“A lot of people don’t have the luxury of being able to work from home,” said Vida Amin, M.D., medical director of Cook Children’s Neighborhood Clinics. “It’s kind of the worst recipe. You have adults who have to keep working to put food on the table. You have kids who have to go to daycare or school. All of these factors go into play.”

She says another risk is that Hispanic families are more likely to have multiple generations living under one roof.

“We saw this in Italy early in the pandemic. I remember I was curious about why is this happening in Italy and I started to look at the literature. I saw many younger people, in their twenties and teens, were working in the city and they'd come back home where they were living with their grandparents,” said Dr. Amin. “I think it’s a very similar situation here.”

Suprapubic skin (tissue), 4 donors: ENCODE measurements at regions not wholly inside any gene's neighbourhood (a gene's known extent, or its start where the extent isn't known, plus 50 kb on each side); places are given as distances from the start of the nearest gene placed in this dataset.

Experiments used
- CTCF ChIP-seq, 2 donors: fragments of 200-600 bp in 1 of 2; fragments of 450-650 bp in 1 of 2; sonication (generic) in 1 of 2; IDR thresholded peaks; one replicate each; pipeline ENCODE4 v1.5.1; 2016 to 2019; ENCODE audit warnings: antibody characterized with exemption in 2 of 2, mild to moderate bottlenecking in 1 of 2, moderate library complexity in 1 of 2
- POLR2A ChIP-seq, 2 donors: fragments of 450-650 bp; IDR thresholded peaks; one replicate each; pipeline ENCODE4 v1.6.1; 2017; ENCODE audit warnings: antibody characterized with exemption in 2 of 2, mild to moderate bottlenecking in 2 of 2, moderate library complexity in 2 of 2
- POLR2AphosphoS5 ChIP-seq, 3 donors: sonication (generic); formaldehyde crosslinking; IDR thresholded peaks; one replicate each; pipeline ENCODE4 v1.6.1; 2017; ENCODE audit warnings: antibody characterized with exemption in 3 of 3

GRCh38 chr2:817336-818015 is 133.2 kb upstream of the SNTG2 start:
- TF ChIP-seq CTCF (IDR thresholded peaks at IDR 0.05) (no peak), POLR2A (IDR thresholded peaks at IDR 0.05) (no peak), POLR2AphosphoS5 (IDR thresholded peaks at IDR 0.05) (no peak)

Bianka Soria-Olmos, D.O., a pediatrician at Cook Children’s office in Haslet, has been an outspoken advocate in the Hispanic community throughout the pandemic. After speaking on various Facebook Live events and news interviews targeted toward Spanish-speaking audiences, Dr. Soria-Olmos says getting information out has been critical.

“I think for some people, unless they've known someone who has been personally affected, they may not realize how dangerous and unpredictable the virus is, including the wide range of presentations it can cause from mild symptoms of a cold to life threatening illness that requires intensive care and in some cases even death,” said Dr. Soria-Olmos. “I also feel like the great things about our culture, like the importance of family and celebrations and the act of gathering, have been an Achilles heel for us.”

She says the most important thing for everyone to remember, not just Hispanics, is to be mindful of activities she calls ‘extracurricular.’